EDITOR’S NOTE: Yesterday the Chicago Tribune, an allegedly reputable publication in the “city” of Chicago (soon to be eclipsed by Houston in terms of population), published an article lambasting our city for bringing in an Anish Kapoor sculpture similar to their famous “bean” sculpture. What lies below is FPH’s response to the Tribune’s saltiness.
Yo, Chicago, we are not coming for you. Houston comes for no one and nothing at all. (Unless, of course, you start it.) We may be the fourth largest and most diverse city in America, but people like you, distinguished writer of the Chicago Tribune, still consider us a “cultural abyss,” which is a grossly judgmental and frankly a damn insecure way to talk about your friends to the south. Kim, you won an award for distinguished journalism? Why are you wading into this mess?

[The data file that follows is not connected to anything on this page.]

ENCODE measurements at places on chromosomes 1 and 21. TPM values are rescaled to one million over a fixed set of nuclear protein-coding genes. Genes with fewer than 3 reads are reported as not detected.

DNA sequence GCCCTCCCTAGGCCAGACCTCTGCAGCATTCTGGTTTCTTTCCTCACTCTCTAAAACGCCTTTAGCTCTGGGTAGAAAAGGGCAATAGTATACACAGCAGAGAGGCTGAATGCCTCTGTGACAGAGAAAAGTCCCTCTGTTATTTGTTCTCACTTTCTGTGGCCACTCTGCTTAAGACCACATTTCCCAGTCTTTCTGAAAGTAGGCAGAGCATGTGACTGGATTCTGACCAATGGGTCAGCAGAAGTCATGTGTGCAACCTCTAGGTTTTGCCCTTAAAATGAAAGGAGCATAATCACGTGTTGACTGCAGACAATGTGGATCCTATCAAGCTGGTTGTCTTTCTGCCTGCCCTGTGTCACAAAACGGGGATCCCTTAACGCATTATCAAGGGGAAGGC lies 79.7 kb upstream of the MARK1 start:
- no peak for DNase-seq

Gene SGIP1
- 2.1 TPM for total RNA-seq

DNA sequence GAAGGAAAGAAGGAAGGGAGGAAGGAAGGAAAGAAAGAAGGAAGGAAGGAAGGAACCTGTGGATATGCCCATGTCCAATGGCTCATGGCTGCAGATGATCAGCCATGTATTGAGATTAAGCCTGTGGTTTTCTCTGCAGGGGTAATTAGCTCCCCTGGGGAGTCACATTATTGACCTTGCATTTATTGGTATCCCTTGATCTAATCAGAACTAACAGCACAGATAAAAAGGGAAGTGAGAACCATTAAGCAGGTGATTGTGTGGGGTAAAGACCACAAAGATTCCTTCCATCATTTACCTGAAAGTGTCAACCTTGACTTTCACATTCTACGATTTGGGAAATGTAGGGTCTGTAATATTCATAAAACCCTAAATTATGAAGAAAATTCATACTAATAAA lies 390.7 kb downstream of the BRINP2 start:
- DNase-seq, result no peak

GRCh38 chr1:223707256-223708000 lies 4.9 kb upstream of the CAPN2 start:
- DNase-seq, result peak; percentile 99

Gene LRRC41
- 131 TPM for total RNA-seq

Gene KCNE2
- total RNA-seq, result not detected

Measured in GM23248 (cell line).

Are y’all really this salty about a damn sculpture? Or are you just defrosting from the torrent of hell you innocently call winter? You’re not mad that Houston’s received tons of accolades over the years for its food, art, culture, diversity, and efforts to green our city? I mean, if you wanna feel threatened, don’t pitch a hissy fit over a sculpture by an artist who’s not even from Chicago, let alone America — dude’s just dropping art where he wants.
Y’all were all about us during Hurricane Harvey, watching Houstonians of all kinds come together for their fellow man and their city — watching everyday folks rescue dogs and children and families, and so impressed with us. But now you’re mad because we’re snatching some kind of cred from you? Don’t worry Chicago, everyone will still associate your massive city with a giant reflective object, because there aren’t countless other reasons to love Chicago.
Honestly, you should be mad right now that Houston is changing. We’re putting in the work. We’re addressing our past and looking to improve our future. We are turning into a welcoming, cultural powerhouse.
So, Kim, why don’t you mosey on down here and we’ll give a nice tour of Houston, just to say howdy and hope you’ll see the error of your ways. Bless your heart.